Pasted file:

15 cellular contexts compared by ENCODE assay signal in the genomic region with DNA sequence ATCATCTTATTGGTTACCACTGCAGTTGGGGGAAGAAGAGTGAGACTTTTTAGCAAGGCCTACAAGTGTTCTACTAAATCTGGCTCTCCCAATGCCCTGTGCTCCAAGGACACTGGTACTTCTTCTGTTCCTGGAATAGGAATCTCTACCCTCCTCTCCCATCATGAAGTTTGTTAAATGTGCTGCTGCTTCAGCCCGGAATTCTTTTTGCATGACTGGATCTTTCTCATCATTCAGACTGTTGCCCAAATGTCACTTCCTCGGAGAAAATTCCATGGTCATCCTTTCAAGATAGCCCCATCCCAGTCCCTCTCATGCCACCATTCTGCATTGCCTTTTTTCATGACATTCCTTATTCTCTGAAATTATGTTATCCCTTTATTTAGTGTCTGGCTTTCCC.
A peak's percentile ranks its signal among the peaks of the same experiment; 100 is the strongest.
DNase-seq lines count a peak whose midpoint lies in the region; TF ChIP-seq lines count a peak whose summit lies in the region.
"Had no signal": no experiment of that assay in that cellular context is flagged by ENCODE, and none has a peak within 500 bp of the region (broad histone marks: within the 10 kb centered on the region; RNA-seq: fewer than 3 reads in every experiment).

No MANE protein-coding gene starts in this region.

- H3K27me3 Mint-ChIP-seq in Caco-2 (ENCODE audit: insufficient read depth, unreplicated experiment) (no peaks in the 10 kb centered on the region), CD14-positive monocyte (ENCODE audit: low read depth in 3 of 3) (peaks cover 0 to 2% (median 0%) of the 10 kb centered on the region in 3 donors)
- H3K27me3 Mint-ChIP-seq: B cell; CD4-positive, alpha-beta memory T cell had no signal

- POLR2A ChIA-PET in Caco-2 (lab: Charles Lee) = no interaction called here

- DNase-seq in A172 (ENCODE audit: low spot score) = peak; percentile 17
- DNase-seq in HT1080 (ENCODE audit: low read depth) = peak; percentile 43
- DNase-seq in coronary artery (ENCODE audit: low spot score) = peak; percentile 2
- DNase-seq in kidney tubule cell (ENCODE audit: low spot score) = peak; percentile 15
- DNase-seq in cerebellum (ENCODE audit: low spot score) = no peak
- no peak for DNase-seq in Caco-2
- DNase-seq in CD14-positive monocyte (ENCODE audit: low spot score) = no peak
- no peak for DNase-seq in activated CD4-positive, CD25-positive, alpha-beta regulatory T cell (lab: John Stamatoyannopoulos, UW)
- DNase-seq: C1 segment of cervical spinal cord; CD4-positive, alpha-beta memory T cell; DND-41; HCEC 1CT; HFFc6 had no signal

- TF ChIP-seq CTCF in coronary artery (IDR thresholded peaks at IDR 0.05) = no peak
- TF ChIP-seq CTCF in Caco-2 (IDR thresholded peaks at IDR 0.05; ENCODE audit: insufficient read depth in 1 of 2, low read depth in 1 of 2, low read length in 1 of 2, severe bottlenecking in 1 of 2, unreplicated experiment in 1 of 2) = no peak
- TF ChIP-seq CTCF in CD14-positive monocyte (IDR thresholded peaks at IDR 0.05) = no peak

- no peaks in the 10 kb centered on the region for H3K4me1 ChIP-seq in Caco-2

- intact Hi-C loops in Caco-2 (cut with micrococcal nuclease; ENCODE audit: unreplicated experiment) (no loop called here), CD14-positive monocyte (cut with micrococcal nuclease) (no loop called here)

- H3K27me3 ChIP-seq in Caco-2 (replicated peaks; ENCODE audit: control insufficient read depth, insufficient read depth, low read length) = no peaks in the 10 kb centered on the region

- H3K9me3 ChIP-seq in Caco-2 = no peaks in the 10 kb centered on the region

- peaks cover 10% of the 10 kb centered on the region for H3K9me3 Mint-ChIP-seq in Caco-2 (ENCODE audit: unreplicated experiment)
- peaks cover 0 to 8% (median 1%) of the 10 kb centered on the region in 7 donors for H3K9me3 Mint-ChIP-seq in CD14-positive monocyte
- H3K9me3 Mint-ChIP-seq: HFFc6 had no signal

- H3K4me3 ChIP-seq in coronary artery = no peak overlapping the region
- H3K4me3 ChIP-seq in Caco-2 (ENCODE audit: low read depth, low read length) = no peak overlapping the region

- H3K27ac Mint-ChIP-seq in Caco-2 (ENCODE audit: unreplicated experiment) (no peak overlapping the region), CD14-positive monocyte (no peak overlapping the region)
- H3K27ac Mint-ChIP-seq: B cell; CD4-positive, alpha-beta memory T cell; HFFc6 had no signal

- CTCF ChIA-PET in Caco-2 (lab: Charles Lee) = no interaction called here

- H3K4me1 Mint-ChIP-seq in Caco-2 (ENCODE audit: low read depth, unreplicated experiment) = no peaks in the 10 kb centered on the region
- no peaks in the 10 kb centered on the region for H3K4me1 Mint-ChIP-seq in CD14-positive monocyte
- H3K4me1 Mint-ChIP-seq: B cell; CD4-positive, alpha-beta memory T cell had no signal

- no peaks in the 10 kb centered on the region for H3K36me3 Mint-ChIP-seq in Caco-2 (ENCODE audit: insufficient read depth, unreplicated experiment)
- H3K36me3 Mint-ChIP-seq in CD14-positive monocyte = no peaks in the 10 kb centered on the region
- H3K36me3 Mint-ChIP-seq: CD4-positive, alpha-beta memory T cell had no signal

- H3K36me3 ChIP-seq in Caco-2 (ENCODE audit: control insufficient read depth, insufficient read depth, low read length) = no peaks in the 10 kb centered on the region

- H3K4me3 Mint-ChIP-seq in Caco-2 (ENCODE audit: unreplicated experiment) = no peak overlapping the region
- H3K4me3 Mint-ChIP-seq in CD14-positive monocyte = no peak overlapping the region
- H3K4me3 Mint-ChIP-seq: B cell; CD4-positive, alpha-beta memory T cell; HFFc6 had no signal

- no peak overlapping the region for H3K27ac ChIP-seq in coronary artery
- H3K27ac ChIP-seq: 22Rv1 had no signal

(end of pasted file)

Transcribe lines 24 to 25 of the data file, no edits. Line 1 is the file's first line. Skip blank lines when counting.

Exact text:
- H3K9me3 ChIP-seq in Caco-2 = no peaks in the 10 kb centered on the region

- peaks cover 10% of the 10 kb centered on the region for H3K9me3 Mint-ChIP-seq in Caco-2 (ENCODE audit: unreplicated experiment)